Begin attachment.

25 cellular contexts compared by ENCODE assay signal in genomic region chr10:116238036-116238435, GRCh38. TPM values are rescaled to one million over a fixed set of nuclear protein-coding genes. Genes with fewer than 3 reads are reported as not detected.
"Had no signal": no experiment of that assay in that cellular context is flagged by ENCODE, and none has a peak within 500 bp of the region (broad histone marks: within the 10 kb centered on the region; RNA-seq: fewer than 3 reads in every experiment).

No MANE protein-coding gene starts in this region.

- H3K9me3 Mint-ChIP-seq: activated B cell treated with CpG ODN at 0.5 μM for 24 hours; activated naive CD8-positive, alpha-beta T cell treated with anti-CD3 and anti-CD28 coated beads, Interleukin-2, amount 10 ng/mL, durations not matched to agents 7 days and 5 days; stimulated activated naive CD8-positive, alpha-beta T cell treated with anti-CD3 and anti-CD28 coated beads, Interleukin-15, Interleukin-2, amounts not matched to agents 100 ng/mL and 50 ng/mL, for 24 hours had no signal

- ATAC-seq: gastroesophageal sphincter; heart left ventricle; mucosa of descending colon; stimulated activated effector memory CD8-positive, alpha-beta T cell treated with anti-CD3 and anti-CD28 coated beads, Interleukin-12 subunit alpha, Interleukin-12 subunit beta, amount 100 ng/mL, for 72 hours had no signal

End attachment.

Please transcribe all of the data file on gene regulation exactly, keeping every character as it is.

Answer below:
25 cellular contexts compared by ENCODE assay signal in genomic region chr10:116238036-116238435, GRCh38. TPM values are rescaled to one million over a fixed set of nuclear protein-coding genes. Genes with fewer than 3 reads are reported as not detected.
"Had no signal": no experiment of that assay in that cellular context is flagged by ENCODE, and none has a peak within 500 bp of the region (broad histone marks: within the 10 kb centered on the region; RNA-seq: fewer than 3 reads in every experiment).

No MANE protein-coding gene starts in this region.

- H3K9me3 Mint-ChIP-seq: activated B cell treated with CpG ODN at 0.5 μM for 24 hours; activated naive CD8-positive, alpha-beta T cell treated with anti-CD3 and anti-CD28 coated beads, Interleukin-2, amount 10 ng/mL, durations not matched to agents 7 days and 5 days; stimulated activated naive CD8-positive, alpha-beta T cell treated with anti-CD3 and anti-CD28 coated beads, Interleukin-15, Interleukin-2, amounts not matched to agents 100 ng/mL and 50 ng/mL, for 24 hours had no signal

- ATAC-seq: gastroesophageal sphincter; heart left ventricle; mucosa of descending colon; stimulated activated effector memory CD8-positive, alpha-beta T cell treated with anti-CD3 and anti-CD28 coated beads, Interleukin-12 subunit alpha, Interleukin-12 subunit beta, amount 100 ng/mL, for 72 hours had no signal